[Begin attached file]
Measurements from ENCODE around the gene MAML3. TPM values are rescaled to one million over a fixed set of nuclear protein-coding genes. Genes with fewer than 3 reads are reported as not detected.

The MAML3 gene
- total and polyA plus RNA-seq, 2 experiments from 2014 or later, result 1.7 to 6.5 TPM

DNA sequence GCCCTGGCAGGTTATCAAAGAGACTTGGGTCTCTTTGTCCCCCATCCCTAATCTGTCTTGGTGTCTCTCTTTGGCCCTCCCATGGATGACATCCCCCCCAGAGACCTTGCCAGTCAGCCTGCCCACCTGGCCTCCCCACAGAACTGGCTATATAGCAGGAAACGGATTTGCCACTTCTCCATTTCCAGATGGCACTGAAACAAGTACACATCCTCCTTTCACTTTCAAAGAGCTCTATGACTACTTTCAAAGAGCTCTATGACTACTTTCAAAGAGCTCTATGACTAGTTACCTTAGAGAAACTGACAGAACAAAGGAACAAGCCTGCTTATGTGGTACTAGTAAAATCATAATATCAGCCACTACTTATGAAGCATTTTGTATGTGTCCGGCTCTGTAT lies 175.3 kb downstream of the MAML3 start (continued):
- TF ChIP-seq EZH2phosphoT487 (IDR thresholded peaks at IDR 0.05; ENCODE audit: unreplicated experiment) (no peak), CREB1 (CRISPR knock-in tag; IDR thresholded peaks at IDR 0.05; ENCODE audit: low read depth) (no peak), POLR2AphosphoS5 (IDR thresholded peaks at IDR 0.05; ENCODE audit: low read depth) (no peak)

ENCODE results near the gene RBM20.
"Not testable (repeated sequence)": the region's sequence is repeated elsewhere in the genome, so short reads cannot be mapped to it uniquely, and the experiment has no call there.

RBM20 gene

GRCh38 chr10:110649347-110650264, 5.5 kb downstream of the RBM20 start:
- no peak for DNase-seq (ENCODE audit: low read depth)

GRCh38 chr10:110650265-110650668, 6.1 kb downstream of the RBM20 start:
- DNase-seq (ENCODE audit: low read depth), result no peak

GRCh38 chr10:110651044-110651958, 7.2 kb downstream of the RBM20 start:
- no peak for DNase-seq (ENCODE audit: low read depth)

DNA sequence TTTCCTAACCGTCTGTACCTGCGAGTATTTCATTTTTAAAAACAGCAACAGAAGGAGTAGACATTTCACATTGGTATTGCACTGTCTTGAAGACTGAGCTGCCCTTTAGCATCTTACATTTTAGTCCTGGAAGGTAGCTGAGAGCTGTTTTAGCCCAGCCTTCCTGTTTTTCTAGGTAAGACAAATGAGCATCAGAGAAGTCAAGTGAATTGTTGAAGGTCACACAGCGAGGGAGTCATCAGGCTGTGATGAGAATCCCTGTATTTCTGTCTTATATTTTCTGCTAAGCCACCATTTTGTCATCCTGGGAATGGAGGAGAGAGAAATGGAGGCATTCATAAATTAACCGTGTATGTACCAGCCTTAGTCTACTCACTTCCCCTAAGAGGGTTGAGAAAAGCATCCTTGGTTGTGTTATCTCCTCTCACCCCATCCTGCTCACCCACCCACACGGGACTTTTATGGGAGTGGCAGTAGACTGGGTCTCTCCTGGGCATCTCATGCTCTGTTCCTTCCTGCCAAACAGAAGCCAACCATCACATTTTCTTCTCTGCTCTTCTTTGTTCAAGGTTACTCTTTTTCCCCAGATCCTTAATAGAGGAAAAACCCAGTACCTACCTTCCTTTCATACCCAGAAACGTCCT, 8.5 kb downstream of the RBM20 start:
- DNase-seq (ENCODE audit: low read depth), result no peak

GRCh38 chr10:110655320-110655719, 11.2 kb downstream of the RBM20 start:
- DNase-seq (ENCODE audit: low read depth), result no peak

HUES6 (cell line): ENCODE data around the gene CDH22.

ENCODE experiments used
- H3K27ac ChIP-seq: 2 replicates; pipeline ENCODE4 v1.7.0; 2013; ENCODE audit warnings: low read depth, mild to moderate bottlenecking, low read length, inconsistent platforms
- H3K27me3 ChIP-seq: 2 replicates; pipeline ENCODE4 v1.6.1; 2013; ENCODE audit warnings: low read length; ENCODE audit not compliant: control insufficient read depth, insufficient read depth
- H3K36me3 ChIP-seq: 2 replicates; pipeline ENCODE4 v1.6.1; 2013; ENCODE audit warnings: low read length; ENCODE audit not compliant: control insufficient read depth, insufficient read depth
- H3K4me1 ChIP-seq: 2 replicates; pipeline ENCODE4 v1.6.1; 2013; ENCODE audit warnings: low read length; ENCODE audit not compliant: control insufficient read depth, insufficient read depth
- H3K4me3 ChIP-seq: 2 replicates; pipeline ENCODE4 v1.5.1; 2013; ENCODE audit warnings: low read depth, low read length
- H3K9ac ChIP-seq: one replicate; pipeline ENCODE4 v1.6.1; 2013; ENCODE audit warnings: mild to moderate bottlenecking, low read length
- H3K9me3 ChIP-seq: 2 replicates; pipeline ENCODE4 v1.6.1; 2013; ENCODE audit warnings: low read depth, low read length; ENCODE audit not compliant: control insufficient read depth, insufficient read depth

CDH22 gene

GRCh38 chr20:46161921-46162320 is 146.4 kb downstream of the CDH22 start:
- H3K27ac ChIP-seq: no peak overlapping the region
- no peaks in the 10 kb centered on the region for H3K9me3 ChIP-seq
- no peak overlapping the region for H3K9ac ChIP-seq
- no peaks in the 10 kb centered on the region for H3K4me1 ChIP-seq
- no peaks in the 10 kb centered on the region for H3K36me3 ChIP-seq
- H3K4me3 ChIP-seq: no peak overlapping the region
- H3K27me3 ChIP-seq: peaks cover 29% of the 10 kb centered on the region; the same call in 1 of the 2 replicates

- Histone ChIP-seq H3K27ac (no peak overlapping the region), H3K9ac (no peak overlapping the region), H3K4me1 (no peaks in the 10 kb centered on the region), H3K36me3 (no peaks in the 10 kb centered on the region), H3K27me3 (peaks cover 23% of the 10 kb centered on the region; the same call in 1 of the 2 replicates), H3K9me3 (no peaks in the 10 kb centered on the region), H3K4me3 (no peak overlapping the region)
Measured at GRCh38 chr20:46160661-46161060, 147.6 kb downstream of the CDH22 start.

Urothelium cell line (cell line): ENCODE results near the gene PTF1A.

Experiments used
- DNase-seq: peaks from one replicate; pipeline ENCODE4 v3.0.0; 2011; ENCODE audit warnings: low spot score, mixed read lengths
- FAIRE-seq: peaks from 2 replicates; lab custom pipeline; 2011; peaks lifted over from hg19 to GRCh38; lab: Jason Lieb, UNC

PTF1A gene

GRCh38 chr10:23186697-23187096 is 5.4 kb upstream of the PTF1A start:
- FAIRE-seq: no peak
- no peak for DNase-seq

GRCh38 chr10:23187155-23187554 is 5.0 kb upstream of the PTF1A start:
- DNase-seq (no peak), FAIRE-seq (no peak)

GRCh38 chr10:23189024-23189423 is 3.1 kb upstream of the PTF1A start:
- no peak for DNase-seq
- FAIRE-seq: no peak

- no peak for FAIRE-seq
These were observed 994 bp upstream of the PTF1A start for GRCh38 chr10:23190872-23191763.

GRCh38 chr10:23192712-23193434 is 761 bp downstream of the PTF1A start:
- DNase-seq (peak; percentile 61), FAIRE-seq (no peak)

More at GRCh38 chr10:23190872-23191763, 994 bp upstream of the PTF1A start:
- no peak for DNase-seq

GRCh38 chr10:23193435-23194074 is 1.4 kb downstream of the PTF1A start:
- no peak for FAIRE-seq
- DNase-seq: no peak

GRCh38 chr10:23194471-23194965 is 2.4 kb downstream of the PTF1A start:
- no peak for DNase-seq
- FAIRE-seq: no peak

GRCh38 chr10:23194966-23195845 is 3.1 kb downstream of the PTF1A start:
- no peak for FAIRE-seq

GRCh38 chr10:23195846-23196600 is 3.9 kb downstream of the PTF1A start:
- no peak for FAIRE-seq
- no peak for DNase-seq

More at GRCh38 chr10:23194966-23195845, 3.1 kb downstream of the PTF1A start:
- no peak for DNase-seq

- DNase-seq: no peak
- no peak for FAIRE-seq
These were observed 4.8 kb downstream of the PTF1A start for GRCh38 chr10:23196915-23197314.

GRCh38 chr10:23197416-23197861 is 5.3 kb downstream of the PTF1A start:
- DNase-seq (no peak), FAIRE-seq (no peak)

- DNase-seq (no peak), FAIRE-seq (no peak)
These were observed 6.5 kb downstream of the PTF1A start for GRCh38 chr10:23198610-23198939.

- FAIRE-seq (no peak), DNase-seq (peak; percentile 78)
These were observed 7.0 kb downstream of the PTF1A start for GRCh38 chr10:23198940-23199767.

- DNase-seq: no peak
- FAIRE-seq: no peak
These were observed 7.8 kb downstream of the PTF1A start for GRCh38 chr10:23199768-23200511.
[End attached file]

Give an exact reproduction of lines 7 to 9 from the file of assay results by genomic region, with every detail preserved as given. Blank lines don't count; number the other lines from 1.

"Not testable (repeated sequence)": the region's sequence is repeated elsewhere in the genome, so short reads cannot be mapped to it uniquely, and the experiment has no call there.

RBM20 gene

GRCh38 chr10:110649347-110650264, 5.5 kb downstream of the RBM20 start: